A Root-Centered Approach (but make it high-tech)

We first measure sebum production to assess the role of oil levels in the issue. Too much sebum can increase the likelihood of acne, but excessively stripped skin with too little sebum can be a driver for inflammation and discomfort. We then measure the skin’s hydration level and barrier functionality, which can be contributors to sebum production. Using parallel polarized imaging, we evaluate factors impacting skin surface texture and smoothness to see if we need exfoliation and improvements in desquamation.

We measure factors that influence the skin milieu, which encompasses everything from microvasculature and localized inflammation to the presence of autofluorescent porphyrins that indicate the presence of specific bacterial strains.

Using Spatial Frequency Domain (SFDI) imaging, we measure your skin’s energy supply and see if your skin is getting enough nutrients and oxygen to defend itself from challenges like UV and pollution.

We scan the deeper layers of the skin with cross-polarized imaging to identify any predisposition to irregular pigmentation in skin tone, thus predicting the potential to develop post-inflammatory hyperpigmentation after acne lesions have healed.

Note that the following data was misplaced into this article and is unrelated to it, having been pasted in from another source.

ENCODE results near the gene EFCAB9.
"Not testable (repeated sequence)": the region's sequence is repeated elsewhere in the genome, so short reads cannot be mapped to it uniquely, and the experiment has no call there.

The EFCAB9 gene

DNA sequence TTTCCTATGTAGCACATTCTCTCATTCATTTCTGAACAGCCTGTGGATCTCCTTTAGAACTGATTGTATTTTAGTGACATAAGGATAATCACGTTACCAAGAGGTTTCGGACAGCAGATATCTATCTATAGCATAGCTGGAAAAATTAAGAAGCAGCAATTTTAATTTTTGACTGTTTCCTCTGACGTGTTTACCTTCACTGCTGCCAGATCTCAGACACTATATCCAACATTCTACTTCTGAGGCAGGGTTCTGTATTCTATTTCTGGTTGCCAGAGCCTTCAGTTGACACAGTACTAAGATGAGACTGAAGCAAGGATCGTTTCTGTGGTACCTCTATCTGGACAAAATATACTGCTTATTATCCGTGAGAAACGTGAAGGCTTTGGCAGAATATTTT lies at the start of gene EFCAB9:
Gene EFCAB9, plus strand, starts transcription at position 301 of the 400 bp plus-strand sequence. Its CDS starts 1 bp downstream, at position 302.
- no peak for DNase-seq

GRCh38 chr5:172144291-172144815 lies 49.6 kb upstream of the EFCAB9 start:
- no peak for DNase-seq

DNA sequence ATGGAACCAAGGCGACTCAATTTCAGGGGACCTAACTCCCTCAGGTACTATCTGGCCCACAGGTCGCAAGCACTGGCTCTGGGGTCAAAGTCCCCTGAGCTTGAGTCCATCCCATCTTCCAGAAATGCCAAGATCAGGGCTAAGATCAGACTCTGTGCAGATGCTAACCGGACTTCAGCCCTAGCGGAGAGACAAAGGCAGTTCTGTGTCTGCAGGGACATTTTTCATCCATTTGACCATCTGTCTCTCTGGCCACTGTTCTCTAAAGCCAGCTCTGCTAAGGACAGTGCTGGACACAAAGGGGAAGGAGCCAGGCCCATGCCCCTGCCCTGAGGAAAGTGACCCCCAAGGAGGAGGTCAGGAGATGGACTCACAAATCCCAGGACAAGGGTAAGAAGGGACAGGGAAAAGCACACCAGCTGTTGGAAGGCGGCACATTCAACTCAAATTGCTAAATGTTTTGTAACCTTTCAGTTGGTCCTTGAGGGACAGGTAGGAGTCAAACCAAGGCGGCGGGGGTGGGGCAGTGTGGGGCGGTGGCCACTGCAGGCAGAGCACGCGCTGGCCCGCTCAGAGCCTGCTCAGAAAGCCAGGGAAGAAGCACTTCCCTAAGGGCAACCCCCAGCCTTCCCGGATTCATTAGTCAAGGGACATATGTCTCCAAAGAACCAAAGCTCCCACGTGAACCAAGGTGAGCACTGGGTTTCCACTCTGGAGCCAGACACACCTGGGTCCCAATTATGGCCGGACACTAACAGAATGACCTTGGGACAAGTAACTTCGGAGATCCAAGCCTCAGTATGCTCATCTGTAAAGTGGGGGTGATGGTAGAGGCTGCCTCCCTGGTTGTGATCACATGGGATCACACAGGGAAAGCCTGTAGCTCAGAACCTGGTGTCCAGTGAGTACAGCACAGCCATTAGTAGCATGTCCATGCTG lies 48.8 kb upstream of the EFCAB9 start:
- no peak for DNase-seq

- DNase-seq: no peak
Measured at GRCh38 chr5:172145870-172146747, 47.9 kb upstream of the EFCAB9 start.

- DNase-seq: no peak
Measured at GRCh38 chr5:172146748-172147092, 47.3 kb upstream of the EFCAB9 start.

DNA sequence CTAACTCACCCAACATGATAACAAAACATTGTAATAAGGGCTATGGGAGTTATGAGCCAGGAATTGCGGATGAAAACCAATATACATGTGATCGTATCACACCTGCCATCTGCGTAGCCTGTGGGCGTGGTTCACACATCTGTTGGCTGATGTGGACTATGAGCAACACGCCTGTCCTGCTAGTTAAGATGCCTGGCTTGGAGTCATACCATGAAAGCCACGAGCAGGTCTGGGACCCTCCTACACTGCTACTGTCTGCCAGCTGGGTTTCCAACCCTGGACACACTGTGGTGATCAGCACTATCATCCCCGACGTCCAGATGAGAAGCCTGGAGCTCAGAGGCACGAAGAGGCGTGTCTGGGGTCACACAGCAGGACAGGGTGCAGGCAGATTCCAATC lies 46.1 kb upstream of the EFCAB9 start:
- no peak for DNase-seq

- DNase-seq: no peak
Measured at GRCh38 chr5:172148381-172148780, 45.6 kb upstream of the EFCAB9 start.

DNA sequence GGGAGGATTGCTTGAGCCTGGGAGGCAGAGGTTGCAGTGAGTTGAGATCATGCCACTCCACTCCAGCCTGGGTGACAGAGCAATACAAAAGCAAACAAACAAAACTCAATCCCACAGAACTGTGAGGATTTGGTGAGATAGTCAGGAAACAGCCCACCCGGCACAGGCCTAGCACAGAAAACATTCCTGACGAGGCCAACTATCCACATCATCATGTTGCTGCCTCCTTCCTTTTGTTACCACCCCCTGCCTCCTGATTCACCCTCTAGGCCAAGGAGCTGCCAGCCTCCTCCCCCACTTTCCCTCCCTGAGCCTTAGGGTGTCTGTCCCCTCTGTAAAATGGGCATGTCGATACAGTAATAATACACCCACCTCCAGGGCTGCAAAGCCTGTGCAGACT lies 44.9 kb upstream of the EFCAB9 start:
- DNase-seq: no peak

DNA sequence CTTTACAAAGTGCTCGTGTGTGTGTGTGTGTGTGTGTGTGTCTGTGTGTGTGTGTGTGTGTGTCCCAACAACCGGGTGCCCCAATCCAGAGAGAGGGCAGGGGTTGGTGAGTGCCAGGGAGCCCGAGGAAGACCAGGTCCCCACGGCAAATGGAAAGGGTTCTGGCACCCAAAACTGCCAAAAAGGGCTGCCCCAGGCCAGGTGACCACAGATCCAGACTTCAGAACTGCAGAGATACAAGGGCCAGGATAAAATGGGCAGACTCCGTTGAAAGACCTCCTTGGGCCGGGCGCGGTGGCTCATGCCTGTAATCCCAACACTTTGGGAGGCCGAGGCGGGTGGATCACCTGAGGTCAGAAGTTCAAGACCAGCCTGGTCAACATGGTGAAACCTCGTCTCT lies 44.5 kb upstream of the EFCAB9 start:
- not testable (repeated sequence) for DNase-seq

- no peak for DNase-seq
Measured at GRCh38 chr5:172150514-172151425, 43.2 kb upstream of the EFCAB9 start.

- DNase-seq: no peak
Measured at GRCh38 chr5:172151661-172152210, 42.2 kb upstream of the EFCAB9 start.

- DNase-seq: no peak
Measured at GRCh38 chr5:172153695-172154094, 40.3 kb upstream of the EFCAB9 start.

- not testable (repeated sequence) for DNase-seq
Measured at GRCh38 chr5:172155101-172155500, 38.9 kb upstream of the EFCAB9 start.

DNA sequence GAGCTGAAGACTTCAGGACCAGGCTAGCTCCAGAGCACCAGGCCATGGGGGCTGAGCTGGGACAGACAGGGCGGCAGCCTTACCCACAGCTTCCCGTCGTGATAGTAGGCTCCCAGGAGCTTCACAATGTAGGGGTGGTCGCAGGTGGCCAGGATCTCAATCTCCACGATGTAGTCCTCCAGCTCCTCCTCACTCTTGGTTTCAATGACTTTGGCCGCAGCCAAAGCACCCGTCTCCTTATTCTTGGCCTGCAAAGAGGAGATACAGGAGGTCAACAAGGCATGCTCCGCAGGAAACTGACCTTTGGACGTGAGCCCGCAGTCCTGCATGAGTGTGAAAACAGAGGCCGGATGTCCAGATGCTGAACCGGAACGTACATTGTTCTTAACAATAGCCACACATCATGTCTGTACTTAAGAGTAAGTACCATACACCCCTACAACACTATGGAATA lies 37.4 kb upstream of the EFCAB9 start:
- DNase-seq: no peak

By assessing the dermal fiber health, we can even evaluate vulnerabilities to scarring from more severe acne.

Then What?

With these parameters mapped out, we create a hyperspectral fingerprint of your unique skin physiology. It’s a logical approach: we apply every advanced technology available to identify the real root causes beneath the surface. This is the process we take to create each fresh formula. Precision Skincare Analysis leads to precise skincare products.


[1] Fluhr JW, Darlenski R, Lachmann N, Baudouin C, Msika P, De Belilovsky C, Hachem JP. Infant epidermal skin physiology: adaptation after birth. Br J Dermatol. 2012 Mar;166(3):483-90. doi: 10.1111/j.1365-2133.2011.10659.x.

[2] Rawlings AV, Matts PJ. Stratum corneum moisturization at the molecular level: an update in relation to the dry skin cycle. J Invest Dermatol. 2005 Jun;124(6):1099-110. doi: 10.1111/j.1523-1747.2005.23726.x.